On DVD/Blu-ray: Martin Sheen in The Believers (1987)


Based on the novel The Religion by Nicholas Conde, John Schlesinger’s The Believers (1987) is a horror thriller that tackles two favorite 1980s punching bags: Afro-Caribbean religions like voodoo and the wealthy. Martin Sheen stars as a police psychiatrist dealing with the sudden, traumatic passing of his wife who suddenly finds himself battling a religious cult with an unseemly interest in his son. I recently viewed the film on a new Blu-ray release from Olive Films.

The film opens with his wife’s bizarre death scene, which consists of a perfectly-timed sequence of horrific bad luck. It has little to do with the events of the remainder of the film, and could even stand on its own as a horror short, but it effectively sets a tone of dread which fills every moment of The Believers. It also has a sensational, over-the-top feeling which seems to be specific to a certain type of 1980s thriller and characterizes the shock moments throughout the film.

At the core of the plot is fear of faiths like the voodoo religion, also seen at the time in films like The Serpent and the Rainbow (1988) and Angel Heart (1987). For the most part the film takes an incurious, one-note approach to the faith, setting it firmly in “other” territory so that presumably it is easier to view it as the practice of evil, selfish cultists. This is a world away from the more nuanced perspective presented in films like Maya Deren’s documentary featuring the religion, Divine Horsemen: The Living Gods of Haiti (1985) and that appears to be the intention.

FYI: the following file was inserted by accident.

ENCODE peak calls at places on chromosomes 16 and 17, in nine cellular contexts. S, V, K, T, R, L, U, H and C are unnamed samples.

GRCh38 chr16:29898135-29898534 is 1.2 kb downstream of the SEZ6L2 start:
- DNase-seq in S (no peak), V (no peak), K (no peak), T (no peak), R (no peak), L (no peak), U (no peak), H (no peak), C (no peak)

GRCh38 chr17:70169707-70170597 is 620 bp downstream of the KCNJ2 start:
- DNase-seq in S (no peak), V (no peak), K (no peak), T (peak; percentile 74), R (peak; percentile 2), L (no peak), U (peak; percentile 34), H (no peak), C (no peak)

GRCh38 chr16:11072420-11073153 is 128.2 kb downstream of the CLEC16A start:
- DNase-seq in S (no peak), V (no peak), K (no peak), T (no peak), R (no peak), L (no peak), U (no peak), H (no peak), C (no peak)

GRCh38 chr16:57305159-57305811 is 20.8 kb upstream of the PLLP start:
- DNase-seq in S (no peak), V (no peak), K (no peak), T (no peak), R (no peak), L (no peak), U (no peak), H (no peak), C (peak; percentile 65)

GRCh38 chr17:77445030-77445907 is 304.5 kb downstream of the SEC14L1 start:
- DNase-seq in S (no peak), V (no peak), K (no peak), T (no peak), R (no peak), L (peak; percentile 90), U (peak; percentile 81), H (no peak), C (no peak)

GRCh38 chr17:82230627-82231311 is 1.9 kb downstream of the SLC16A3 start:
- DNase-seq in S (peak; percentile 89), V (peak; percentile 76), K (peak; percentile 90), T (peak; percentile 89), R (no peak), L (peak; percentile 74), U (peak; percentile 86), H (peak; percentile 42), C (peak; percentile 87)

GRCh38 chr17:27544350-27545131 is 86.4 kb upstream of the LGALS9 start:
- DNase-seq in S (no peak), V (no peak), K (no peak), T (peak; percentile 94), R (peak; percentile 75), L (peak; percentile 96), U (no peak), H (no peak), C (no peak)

Sheen first encounters the rituals of the cult following his return to New York with his son. While in Central Park, they find bloody animal remains and beads abandoned after a ritual gathering. In the chaos of the discovery, he doesn’t notice his son pocketing one of the mysterious beads. 

Sheen's Latina housekeeper (Carla Pinza) does notice the bead, in addition to other warning signs. He forbids her from performing the rituals, more "other" activity that frightens him, and fires her when she persists in her struggle to keep him out of the cult’s hands.

Not long after the incident in the park, the NYPD begins to investigate a series of grisly child murders that appear to be the result of ritual sacrifice. With guidance from a hysterical cop played with manic energy by Jimmy Smits (the cult took his badge, so he knows he’s doomed), he begins to research voodoo and the brujería-inspired Santería faith apparently connected with the murders. In his off-hours, he romances his landlady (Helen Shaver), who in one of the film’s most stomach-churning scenes becomes the unfortunate victim of one of the cult’s spells.

Eventually Sheen connects the wealthy class of NYC with the crimes and finds connections to the cult in his own life. It’s not a set-up that rewards too much thought. The Believers is best approached as a vehicle for thrills, which it does offer, if on a somewhat uneven basis. It will appeal most to those who love that particular kind of paranoid, sensational thriller that thrived in the eighties.

Many thanks to Olive Films for providing a copy of the disc for review.

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